Third, defendant contends that his Sixth Amendment rights under the Confrontation Clause were violated by the admission of contracts involving the defendant and third parties that were obtained by subpoena from defendant's companies or by subpoena from defendant's email communications using his Yahoo email account. Doc. #140 at 9-10. Defendant raised the same objection at trial, and I overruled the objection on the ground that these contracts did not contain "testimonial" statements within the meaning of Crawford v. Washington, 541 U.S. 36 (2004). Defendant's post-trial memorandum does not cite any cases to cast doubt on the correctness of the Court's prior ruling, and I agree with the reasons set forth at length by the Government for why the contract documents are not testimonial for purposes of the Confrontation Clause. Doc. #152 at 32-35; see also United States v. Tischler, 572 Fed.App'x. 63 (2d Cir. 2014) (discussing Crawford and progeny and noting in relevant part that "[a]n item of evidence is testimonial' if its primary purpose... is to establish or prove past events potentially relevant to later criminal prosecution" and that "[b]usiness records are not testimonial when they are created for the administration of an entity's affairs and not for the purpose of establishing or proving some fact at trial") (internal quotation marks and citations omitted).

         Fourth, defendant contends that "the victims in this case executed loan agreements" with defendant's companies and that the transactions at issue "were not investments and thus not evidence of a scheme to defraud." Doc. #142 at 1. This argument also lacks merit for the reasons set forth in the Government's opposition memorandum. Whether the defendant's relationship with the persons who gave him money is classified as a "lending" or "investing" relationship, a reasonable jury could have credited the evidence at trial that showed that defendant made misrepresentations to induce these persons to give their money to defendant. The evidence of these misrepresentations was sufficient to support defendant's convictions for wire fraud. Despite the fact that these misrepresentations were oral and not set forth in the parties' written agreements with defendant, the parol evidence is not a bar to showing the existence of fraud. See, e.g., Arnold v. Nat'l Aniline & Chem. Co., 20 F.2d 364, 370 (2d Cir. 1927); Chace v. Bankers Trust Co., 1990 WL 250181, at *3 (S.D.N.Y. 1990).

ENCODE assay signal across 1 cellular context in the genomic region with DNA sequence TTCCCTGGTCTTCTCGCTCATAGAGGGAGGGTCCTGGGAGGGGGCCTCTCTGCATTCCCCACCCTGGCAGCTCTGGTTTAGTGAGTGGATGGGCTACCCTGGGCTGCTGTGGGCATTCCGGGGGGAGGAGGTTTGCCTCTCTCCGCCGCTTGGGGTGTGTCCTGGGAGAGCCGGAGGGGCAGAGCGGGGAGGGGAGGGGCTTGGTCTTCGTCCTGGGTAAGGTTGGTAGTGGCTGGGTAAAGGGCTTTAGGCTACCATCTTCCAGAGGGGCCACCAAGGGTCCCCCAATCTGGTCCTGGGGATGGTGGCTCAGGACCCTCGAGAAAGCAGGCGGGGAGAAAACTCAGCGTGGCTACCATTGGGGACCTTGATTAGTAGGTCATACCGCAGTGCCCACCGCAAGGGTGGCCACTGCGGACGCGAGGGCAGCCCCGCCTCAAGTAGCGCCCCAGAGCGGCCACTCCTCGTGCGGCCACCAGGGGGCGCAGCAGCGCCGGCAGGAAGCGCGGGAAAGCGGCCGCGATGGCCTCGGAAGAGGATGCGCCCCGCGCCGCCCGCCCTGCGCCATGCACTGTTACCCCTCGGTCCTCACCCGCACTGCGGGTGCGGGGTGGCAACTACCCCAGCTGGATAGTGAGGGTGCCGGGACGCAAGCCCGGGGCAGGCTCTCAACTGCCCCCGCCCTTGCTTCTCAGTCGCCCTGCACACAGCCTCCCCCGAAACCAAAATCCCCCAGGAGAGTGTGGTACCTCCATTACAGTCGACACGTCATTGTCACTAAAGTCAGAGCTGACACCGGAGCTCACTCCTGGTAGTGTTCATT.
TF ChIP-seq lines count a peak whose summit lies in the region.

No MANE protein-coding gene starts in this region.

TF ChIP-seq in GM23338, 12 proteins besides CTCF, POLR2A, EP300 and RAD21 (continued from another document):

Lastly, defendant contends that the evidence of wire fraud was insufficient in light of the Second Circuit's recent decision in U.S. ex rel. O'Donnell v. Countrywide Home Loans, Inc., 2016 WL 2956743 (2d Cir. 2016), and its conclusion that "where allegedly fraudulent misrepresentations are promises made in a contract, a party claiming fraud must prove fraudulent intent at the time of contract execution" and that "evidence of a subsequent, willful breach cannot sustain the claim." Id. at *6. The principles set forth in Countrywide are not new and cast no doubt on the jury's verdict in this case. For the reasons set forth in the Government's opposition memorandum (Doc. #152 at 4-21, 38-41), the trial evidence was amply sufficient to allow a reasonable jury to conclude that defendant acted with intent to defraud from the outset and made misrepresentations that in turn resulted in each of the wire fraud transactions for which the jury convicted defendant. The fact that defendant continued to make misrepresentations to victims after they had parted with their money does not vitiate the additional evidence that he also engaged in fraudulent conduct with intent to defraud at an earlier time.


         For the reasons set forth above, the motions for judgment of acquittal and for a new trial are DENIED.

         It is ...